DISCOVER
×

How to Build a Wooden Shoe Rack

Updated February 21, 2017

Storage space is an issue for many homeowners, but what is lacking in space can often be made up for by better organisation. Shoes and closets are an excellent example of this. Even the largest closet will feel cluttered and messy if shoes are strewn about underfoot. A shoe rack for the closet can alleviate this problem and allow you to store your shoes neatly, for easy access and organisation. This shoe rack, made of wood, is good solution.

Cut four 40-inch-long pieces of 1x4 board with your circular saw.

Cut two 30-inch-long pieces of 1x4 board with your circular saw.

Screw together with wood screws a 30-inch board and a 40-inch board so they describe an L shape.

Screw another 40-inch piece of wood onto the 30-inch piece of wood so that it is parallel and 24 inches away from the first piece.

Repeat steps 2 through 4 to make a mirror image. When you hold the two assemblies next to one another, the 40-inch boards should be on the inside, with the 30-inch pieces on the outside.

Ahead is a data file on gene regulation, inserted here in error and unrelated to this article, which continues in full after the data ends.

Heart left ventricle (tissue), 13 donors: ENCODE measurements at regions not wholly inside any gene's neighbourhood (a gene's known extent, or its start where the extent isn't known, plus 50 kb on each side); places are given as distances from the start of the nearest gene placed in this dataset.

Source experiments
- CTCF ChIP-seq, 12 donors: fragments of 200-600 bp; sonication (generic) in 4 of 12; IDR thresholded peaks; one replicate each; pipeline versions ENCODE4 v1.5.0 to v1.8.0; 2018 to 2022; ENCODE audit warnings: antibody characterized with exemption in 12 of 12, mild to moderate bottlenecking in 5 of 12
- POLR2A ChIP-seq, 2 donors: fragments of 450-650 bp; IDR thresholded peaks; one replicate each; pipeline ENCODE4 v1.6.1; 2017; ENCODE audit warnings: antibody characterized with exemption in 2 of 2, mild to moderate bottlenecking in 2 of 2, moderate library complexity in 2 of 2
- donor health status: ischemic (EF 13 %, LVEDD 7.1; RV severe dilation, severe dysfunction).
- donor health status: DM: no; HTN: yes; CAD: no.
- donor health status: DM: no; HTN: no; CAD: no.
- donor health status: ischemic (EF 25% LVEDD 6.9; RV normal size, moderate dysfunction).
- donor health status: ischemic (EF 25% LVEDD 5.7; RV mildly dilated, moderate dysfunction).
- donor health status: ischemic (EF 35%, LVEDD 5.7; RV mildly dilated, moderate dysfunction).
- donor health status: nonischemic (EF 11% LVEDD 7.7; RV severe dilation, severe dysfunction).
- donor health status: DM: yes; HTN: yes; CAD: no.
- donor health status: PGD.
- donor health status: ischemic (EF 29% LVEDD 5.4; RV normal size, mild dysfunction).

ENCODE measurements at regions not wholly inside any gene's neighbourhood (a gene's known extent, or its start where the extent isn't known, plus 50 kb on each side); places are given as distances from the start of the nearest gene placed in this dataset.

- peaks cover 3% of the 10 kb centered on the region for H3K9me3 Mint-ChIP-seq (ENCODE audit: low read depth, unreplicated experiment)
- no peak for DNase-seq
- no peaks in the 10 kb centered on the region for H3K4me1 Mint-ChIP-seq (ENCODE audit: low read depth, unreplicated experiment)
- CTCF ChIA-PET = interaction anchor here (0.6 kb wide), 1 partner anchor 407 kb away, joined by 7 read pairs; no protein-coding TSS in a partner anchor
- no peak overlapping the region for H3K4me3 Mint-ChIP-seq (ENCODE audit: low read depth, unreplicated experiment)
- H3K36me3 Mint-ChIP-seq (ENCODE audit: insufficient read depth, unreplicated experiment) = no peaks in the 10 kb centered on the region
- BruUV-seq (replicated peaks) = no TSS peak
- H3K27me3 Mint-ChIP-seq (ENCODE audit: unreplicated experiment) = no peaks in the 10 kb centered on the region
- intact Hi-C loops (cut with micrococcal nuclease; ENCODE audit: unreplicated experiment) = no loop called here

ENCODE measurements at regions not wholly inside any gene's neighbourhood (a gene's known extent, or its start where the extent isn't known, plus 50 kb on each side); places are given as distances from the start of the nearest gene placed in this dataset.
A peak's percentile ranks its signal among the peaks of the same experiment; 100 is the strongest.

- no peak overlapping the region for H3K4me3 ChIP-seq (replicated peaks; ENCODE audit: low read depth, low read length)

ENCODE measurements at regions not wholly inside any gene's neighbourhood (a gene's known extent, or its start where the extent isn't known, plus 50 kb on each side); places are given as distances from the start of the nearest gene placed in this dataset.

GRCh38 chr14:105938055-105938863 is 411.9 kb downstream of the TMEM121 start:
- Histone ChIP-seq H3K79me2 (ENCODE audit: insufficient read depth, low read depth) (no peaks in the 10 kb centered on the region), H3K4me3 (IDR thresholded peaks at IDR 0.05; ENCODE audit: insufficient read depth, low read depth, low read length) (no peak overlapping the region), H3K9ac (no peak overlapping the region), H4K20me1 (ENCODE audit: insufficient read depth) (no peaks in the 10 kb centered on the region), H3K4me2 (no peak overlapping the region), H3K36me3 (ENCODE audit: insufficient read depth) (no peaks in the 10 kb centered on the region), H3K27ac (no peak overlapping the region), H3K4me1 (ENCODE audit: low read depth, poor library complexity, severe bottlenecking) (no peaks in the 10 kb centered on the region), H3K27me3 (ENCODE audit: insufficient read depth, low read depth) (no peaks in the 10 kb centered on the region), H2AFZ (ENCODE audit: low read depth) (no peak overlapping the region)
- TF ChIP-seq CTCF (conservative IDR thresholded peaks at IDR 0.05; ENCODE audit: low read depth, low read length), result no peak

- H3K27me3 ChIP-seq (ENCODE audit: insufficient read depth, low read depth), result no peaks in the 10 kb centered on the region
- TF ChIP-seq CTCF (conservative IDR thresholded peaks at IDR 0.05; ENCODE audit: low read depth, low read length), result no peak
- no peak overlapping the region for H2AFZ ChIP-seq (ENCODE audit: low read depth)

Cut three pieces of 1x12 board planks, each 30 inches long.

Nail the planks in between the two assemblies you made in Steps 2 through 5 with finishing nails, creating shelves. Space the shelves 18 inches apart vertically, and fasten the rear of each shelf two inches higher than the front.

Nail strips of quarter round trim onto the front top edge of each shelf with finishing nails.

Tip

For a more finished appearance, sand and paint your rack when you're done.

Things You'll Need

  • Two 4-foot long 1x4-inch boards
  • Circular saw
  • Screwdriver
  • Wood screws
  • One 8-foot 1x12-inch plank
  • Finishing nails
  • Hammer
  • One 8-foot length of quarter round trim
Cite this Article A tool to create a citation to reference this article Cite this Article

Resources

About the Author

Based in Virginia, Nichole Liandi has been a freelance writer since 2005. Her articles have appeared on various print and online publications. Liandi has traveled extensively in Europe and East Asia and incorporates her experiences into her articles. She holds a Bachelor of Arts in history from West Virginia University.